Spoken language understanding

Ye-Yi Wang, Li Deng, A. Acero
2005 IEEE Signal Processing Magazine  
B esides dictation, there are many other practical applications for speech recognition, including command and control, spoken dialog systems [1], [2] , speech-to-speech translation [3] , and multimodal interaction [4]- [6] . The success of these applications relies on the correct recognition not only of what is said but also of what is meant. In contrast to automatic speech recognition (ASR), which converts a speaker's spoken utterance into a text string, spoken language understanding (SLU) is
more » ... imed at interpreting user's intentions from their speech utterances. Traditionally, this has been accomplished by writing context-free grammars (CFGs) or unification grammars (UGs) by hand. The manual grammar authoring process is laborious and expensive, requiring much expertise. In recent years, many data-driven models have been proposed for this problem. The main purpose of this article is to provide an introduction to the statistical framework common in SLU, which has not been widely revealed to signal processing readers in the past. SLU is closely related to natural language understanding (NLU), a field that has been studied for half a century. However, the problem of SLU has its own characteristics. Unlike general-domain NLU, SLU (in the current state of technology) focuses only on specific application domains. Hence, many domain-specific constraints can be included in the understanding model. Ostensibly, this may make the problem easier to solve. Unfortunately, spoken language is much noisier than written language. The inputs to an SLU system are not as well formed as those to an NLU system. They often do not comply with rigid syntactic constraints. Disfluencies such as false starts, repairs, and hesitations are pervasive, especially in conversational speech, and errors made by speech recognizers are inevitable. Therefore, robustness is one of the most important issues in SLU. On the other hand, a robust solution tends to over-generalize and introduce ambiguities, leading to reduction of understanding accuracy. A major challenge to SLU is to strike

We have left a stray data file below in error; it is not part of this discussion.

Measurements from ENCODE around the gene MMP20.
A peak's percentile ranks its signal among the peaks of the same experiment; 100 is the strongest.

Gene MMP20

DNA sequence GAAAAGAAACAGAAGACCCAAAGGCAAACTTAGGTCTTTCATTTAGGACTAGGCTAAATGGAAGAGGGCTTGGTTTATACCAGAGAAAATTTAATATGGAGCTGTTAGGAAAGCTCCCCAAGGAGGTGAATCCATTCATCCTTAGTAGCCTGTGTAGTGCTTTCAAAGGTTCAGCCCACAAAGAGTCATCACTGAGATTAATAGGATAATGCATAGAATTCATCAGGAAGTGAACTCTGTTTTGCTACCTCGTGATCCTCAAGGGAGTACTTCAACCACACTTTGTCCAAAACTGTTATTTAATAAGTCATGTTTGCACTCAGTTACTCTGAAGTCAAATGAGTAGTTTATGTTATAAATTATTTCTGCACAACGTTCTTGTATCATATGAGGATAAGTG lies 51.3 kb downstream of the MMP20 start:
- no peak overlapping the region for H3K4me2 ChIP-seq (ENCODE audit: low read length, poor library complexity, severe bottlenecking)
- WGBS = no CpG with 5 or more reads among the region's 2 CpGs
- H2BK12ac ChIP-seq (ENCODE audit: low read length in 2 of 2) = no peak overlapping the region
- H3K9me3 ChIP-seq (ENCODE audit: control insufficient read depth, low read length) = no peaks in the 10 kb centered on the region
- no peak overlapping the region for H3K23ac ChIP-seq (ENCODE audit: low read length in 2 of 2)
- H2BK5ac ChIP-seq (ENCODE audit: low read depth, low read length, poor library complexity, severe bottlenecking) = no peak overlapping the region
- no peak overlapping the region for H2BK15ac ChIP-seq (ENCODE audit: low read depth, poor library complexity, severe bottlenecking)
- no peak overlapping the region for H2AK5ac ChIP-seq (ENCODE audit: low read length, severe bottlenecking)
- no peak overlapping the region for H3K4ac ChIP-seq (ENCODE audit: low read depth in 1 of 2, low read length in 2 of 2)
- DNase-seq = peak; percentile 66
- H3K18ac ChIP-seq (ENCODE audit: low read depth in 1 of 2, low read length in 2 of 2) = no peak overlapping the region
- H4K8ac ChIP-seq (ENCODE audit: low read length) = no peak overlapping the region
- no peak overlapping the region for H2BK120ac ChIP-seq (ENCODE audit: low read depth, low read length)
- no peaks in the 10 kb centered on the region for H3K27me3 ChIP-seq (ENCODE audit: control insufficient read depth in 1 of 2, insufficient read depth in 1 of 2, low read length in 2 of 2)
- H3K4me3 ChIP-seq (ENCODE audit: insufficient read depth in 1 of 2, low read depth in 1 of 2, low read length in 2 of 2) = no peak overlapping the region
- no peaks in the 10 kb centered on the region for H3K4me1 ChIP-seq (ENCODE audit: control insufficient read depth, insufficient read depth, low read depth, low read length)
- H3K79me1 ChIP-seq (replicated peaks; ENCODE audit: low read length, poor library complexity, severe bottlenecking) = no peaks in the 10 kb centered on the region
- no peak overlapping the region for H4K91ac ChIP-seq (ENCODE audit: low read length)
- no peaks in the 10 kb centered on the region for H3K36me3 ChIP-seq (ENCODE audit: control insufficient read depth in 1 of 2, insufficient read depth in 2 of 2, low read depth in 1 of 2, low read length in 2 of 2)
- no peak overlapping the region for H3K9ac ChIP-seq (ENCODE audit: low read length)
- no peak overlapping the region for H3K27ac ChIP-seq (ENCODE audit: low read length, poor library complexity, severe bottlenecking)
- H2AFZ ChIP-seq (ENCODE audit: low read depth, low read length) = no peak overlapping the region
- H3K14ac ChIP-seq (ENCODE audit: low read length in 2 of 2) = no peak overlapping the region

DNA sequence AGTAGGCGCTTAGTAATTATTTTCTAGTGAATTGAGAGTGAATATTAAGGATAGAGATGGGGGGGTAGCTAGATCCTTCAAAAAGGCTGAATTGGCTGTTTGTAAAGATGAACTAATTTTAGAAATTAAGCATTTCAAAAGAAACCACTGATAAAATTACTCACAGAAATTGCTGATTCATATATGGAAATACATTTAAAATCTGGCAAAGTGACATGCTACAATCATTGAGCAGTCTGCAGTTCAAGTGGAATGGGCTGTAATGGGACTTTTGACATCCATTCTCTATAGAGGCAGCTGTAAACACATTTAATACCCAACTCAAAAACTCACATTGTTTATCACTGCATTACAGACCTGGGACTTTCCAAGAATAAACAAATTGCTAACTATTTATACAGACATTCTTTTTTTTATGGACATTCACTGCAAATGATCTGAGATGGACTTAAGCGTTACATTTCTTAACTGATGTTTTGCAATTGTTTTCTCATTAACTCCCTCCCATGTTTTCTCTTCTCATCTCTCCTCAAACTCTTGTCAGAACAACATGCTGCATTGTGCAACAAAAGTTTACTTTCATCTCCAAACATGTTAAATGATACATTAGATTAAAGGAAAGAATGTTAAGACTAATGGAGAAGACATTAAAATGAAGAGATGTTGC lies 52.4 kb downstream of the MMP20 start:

doi:10.1109/msp.2005.1511821 fatcat:z3ubnpeocrf7nmpn2ftxtfmism